If you tend to blush or lush more frequently—or even constantly—you may be dealing with rosacea. This condition is incredibly common. It is not contagious, but if left untreated,it can spread to a larger portion of the face or even start affecting new areas, such as the ears, chest, or back. Depending on the type of rosacea you have, you might also develop acne-like breakouts, a bumpy or uneven skin texture, thickening skin, swelling, or irritation of the skin or eyes. Thankfully, rosacea is a treatable condition. Arlington Dermatology tailors treatments to the exact symptoms and type of rosacea you’re dealing with so you can avoid unnecessary discomfort or self-consciousness.
What Causes Rosacea?
Dermatologists and scientific researchers have not determined a specific cause for rosacea. Some potential causes include:
- Immune system disorders
- Reactions to mites that live on the skin
- Improperly processing certain proteins
Further research is necessary to determine an exact cause for rosacea, but regardless of the condition’s cause, treatments are available.
What Types of Rosacea Are There?
There are four basic types of Rosacea. They are:
- Erythematotelangiectatic rosacea, which causes redness, flushing, and visible blood vessels, typically across the cheeks and nose. This can spread to the chin, forehead, ears, chest, or back as well.
- Papulopustular rosacea, which causes redness similar to the previous type as well as acne-like breakouts (papules or pustules).
- Phymatous rosacea, in which the skin becomes thick and develops a bumpy or rough texture.
- Ocular rosacea, which results in irritation and redness in the eyes and eyelid. This may also cause a bump or irritated area that looks like a stye.
Who Gets Rosacea?
Rosacea is very common. You may be more susceptible to rosacea if you fall into the following categories:
- Fair skin, especially with blond hair and blue eyes
- Between the ages of 30-50
- Celtic or Scandinavian ancestry
- Closely related to someone with rosacea or severe acne
- Personal history or sever acne, especially cystic acne or nodules
Women are also more likely to have rosacea from men, but men more commonly face severe rosacea if they have it.
While people who fall into these categories are more likely to experience rosacea, you can still deal with the condition regardless of your age, ancestry, or race.
Why Treat Rosacea?
It’s important to treat rosacea because it’s possible to develop more severe symptoms over time. For example, those with rosacea may develop thick, bumpy, or rough skin, which can be more difficult to treat as it progresses. This can lead to a condition known as rhinophyma, in which the sebaceous glands on the nose are enlarged, causing the nose to become extremely red or purple and distorting the nose to an enlarged, disproportionate shape.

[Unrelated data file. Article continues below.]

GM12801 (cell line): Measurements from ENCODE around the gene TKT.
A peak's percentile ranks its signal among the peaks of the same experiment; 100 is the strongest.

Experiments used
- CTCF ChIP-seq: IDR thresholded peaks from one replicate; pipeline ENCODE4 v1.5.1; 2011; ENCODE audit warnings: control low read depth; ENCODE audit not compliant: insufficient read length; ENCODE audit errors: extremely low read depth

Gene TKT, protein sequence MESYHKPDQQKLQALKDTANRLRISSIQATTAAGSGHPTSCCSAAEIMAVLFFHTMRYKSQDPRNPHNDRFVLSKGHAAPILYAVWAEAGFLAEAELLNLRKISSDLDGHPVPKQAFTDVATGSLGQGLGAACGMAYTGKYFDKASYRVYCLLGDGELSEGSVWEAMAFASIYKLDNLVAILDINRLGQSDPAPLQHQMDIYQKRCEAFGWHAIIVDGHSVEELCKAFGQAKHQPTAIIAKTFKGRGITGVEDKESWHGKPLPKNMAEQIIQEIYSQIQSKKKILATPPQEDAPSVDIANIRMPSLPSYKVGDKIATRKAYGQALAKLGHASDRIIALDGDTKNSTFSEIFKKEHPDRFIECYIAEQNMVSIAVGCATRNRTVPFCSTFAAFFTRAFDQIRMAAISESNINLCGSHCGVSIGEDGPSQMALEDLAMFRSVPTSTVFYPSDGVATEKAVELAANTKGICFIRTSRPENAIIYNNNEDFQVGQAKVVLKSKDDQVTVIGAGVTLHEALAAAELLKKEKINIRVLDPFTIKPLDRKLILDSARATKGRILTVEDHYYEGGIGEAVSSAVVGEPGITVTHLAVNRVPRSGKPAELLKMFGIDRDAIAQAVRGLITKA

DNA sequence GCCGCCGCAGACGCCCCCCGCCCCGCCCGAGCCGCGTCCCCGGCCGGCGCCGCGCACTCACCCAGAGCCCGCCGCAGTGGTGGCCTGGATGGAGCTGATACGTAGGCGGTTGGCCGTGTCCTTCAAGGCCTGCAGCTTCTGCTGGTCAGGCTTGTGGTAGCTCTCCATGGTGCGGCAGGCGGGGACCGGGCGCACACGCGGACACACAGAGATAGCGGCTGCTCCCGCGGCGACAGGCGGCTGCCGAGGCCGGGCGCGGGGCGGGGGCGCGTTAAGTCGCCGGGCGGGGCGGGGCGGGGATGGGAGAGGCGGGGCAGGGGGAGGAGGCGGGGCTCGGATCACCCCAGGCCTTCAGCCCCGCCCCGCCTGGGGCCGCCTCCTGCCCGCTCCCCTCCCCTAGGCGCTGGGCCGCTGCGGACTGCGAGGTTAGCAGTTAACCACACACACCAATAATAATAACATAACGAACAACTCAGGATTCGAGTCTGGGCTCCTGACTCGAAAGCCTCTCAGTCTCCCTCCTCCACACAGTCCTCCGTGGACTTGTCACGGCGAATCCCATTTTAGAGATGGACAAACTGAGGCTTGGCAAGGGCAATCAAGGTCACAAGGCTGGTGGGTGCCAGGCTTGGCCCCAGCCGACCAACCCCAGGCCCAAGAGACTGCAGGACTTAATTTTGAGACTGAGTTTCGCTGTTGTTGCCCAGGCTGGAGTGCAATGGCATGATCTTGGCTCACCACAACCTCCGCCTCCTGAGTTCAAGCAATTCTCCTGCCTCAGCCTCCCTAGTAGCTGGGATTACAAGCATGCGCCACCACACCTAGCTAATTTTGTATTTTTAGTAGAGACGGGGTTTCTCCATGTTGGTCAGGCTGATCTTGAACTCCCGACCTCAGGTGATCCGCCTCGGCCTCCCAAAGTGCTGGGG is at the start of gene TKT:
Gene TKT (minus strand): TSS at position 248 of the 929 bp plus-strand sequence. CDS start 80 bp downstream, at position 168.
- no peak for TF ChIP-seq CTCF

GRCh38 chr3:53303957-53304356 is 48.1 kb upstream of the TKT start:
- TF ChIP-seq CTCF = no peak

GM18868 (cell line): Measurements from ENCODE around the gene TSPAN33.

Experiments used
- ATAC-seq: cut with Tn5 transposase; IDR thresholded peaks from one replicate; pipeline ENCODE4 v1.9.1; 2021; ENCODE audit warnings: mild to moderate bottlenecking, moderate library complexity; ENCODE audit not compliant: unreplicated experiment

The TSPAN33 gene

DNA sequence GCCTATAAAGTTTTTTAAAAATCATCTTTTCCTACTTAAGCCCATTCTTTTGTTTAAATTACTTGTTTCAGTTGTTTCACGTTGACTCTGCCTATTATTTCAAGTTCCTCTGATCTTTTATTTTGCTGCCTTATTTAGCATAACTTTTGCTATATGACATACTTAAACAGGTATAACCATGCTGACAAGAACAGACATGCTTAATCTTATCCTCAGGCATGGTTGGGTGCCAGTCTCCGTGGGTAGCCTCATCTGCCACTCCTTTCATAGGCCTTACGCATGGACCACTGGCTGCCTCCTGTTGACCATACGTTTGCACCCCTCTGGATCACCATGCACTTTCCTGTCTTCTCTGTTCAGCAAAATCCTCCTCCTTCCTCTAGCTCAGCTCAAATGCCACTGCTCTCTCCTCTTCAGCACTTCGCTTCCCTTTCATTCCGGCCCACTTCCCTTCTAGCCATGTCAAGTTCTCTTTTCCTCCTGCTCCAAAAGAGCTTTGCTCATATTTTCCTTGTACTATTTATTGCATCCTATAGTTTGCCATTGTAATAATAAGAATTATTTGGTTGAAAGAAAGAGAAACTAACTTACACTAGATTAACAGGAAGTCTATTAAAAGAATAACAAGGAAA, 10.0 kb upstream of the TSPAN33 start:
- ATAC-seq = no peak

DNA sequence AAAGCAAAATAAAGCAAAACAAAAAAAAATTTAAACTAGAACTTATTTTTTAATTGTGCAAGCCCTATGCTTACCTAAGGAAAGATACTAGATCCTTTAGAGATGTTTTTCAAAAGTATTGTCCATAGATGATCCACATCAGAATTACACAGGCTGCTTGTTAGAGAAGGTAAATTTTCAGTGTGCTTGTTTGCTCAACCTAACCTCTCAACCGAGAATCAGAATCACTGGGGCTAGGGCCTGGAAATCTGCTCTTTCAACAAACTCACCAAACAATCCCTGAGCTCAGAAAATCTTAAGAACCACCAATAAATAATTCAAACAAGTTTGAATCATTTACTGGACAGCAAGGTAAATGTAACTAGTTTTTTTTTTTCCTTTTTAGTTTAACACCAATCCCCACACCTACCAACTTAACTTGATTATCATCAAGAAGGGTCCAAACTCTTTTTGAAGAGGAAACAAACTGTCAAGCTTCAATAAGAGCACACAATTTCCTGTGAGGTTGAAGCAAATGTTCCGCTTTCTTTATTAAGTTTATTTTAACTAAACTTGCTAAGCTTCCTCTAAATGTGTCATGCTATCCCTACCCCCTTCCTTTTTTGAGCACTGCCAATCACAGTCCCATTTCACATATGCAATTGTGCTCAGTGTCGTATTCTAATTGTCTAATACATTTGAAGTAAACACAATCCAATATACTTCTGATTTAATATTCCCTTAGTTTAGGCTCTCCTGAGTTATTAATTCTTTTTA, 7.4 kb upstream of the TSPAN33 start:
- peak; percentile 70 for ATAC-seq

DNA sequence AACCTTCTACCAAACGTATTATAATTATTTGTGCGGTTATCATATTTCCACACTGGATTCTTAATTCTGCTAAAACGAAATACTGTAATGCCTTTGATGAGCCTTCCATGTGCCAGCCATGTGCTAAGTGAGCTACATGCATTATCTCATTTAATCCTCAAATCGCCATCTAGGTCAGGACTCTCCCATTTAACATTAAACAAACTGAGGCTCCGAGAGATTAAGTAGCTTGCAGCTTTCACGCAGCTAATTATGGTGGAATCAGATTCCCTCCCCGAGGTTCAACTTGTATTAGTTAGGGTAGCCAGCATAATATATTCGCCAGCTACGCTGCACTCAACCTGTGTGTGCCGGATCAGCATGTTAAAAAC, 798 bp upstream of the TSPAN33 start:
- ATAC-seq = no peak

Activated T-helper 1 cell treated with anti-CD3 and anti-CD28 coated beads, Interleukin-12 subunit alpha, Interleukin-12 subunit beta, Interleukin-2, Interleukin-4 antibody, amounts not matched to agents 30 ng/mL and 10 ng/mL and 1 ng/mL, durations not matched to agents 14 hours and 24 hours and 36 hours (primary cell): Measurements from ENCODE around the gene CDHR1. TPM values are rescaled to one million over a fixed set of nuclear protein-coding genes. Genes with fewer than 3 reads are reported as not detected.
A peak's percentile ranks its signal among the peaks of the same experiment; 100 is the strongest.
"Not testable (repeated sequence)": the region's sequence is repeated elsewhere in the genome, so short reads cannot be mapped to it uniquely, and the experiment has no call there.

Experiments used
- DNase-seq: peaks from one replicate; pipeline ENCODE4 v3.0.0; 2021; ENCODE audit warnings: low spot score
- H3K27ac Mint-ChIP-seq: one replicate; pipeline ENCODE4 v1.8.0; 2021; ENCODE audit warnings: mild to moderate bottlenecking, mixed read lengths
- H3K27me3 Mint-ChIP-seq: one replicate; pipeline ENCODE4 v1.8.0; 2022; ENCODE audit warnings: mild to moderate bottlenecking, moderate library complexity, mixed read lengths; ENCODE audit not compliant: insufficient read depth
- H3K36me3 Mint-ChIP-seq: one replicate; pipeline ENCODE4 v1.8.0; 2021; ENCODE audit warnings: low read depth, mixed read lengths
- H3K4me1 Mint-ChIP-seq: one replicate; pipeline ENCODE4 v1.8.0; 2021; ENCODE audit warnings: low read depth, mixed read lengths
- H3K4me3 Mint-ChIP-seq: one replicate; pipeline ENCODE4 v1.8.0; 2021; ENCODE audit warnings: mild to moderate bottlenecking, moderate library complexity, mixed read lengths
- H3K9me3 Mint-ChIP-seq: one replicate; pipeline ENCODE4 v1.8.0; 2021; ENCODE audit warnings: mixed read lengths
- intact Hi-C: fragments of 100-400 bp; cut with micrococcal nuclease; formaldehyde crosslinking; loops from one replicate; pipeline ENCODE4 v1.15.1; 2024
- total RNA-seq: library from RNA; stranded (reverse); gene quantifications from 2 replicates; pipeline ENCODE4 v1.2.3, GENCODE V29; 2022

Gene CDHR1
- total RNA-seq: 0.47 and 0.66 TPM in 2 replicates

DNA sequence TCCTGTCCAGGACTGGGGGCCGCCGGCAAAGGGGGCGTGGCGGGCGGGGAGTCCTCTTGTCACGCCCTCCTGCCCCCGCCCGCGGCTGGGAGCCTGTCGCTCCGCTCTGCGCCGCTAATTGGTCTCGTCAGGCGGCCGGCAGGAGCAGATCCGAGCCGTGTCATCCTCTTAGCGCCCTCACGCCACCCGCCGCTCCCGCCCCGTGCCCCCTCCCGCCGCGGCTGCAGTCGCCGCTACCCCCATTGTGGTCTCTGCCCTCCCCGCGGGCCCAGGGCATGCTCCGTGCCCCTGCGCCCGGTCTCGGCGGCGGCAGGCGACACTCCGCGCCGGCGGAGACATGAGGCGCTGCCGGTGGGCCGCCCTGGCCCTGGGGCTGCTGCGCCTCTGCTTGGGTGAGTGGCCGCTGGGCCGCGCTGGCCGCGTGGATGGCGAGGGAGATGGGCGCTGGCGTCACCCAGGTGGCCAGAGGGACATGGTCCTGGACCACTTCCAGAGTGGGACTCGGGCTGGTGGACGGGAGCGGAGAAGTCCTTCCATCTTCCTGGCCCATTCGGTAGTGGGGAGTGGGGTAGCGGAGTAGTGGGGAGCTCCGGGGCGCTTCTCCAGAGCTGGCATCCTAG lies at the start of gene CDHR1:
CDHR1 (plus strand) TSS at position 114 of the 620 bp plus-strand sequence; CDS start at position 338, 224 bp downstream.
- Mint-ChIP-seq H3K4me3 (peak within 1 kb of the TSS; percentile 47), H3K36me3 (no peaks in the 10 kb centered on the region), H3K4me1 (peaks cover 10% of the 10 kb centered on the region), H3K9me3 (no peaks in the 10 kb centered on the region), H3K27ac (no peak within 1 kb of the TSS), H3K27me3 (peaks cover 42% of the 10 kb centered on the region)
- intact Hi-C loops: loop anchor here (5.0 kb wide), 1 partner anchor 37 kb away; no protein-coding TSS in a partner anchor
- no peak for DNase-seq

At any stage, rosacea can also cause discomfort, so it’s important to seek care from a dermatologist to relieve these symptoms. Typically, rosacea also means that your skin is more sensitive to sunlight, so a dermatologist can help you manage the condition and protect your skin from excess sun exposure and the damaging effects of UV rays.
Finally, it’s helpful to see a qualified, educated dermatologist to rule out any other conditions which can be more serious than rosacea. You may believe you have rosacea but are actually suffering from a condition such as lupus or an allergy instead.
How Can I Prevent Rosacea?
Often, those with rosacea experiences flares due to various triggers. Some common triggers include:
- Cold wind
- Eating spicy foods
- Makeup, skin care, or other personal care products
- Certain medications
Over time, you will likely begin to narrow down a list of triggers that affect your rosacea, and can avoid them as much as possible. Your dermatologist can help you identify your rosacea triggers as well.
How Can I Treat Rosacea?
After determining your triggers and helping you avoid them, your dermatologist will also make suggestions regarding sun protection and an effective at-home skincare routine to minimize your rosacea symptoms. Professional treatment depends on your symptoms, and treatments are customized to suit your unique needs. Your dermatologist may suggest:
- Laser treatments to reduce redness or vascular issues
- Topical treatments such as Brimonidine or oxymetazoline for redness
- Acne treatment such as azelaic acid, topical retinoids, or oral antibiotics
Schedule an Appointment
Whether you have recently developed redness on your face or have dealt with rosacea for years and have more severe symptoms, the board-certified dermatologists at Arlington Dermatology can help with a tailored, effective treatment plan. To schedule your appointment at Arlington Dermatology, call our office or contact us online.